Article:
Davos is talking about everything but Brexit and Trump
Snow, traffic, glimpses of world leaders, suits and boots. Chaos in Davos? Yes, but somehow it works and politicians, business and NGO leaders, bankers, media folk and consultants all congregate in a small Alpine village to discuss world affairs. The big theme emerging this year (after day one) is how to adapt globalisation to concerns about inequality and protection of ways of life from the ways of the world.
Brexit remains the principal preoccupation of the British contingent, but is seldom mentioned by others. Similarly, President Trump’s expected arrival at the end of the week is much discussed by the Americans, but far less in other gatherings.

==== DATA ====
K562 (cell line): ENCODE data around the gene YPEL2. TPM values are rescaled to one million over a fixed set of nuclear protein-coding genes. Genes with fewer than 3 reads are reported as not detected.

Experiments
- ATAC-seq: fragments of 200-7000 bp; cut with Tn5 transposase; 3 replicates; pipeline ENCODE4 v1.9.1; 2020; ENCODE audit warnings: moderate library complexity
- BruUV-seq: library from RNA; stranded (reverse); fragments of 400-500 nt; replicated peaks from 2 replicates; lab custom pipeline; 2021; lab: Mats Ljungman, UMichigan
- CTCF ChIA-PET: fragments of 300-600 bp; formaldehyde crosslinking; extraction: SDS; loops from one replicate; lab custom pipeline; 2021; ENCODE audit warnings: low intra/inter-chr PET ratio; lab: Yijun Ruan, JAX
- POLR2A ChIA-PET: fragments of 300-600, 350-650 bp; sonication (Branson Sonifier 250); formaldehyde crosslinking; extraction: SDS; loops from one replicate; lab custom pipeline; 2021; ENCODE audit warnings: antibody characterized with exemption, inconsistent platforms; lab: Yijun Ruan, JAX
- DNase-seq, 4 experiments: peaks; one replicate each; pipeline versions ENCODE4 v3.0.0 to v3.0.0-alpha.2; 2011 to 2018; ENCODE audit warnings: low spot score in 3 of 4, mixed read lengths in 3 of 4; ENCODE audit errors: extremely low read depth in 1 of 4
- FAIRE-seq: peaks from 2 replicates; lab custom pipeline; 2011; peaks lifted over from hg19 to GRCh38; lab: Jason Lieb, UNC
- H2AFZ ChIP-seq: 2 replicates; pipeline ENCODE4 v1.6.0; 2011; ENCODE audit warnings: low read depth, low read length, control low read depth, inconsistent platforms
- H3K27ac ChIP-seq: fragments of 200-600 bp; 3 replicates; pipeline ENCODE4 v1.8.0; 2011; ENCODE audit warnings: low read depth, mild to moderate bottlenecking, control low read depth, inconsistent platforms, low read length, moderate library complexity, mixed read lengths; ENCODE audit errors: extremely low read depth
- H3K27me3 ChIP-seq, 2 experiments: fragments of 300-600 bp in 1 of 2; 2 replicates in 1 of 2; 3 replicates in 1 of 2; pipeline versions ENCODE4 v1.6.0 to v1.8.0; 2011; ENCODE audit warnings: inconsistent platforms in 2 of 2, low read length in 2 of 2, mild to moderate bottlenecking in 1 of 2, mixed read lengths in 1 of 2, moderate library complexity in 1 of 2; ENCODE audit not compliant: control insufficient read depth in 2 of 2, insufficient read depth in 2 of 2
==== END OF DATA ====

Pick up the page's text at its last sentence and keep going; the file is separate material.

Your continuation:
Asian issues are more prominent, while everyone has a story, an idea or a hunch about tech issues. Privacy, new antitrust paradigms, artificial intelligence and algorithms upending society or solving its problems, subverting or sustaining democracy, all of these and more are the most feverish topics. The search is on for the best ways to harness the benefits of technology by updating policies and structures largely developed in a world of manufacturing and trade in physical goods. The mood is better than in recent years because of encouraging growth figures, but there is a palpable sense of unease and being on the cusp of change, calling for leadership from politicians and all those involved in the development of ideas and solutions.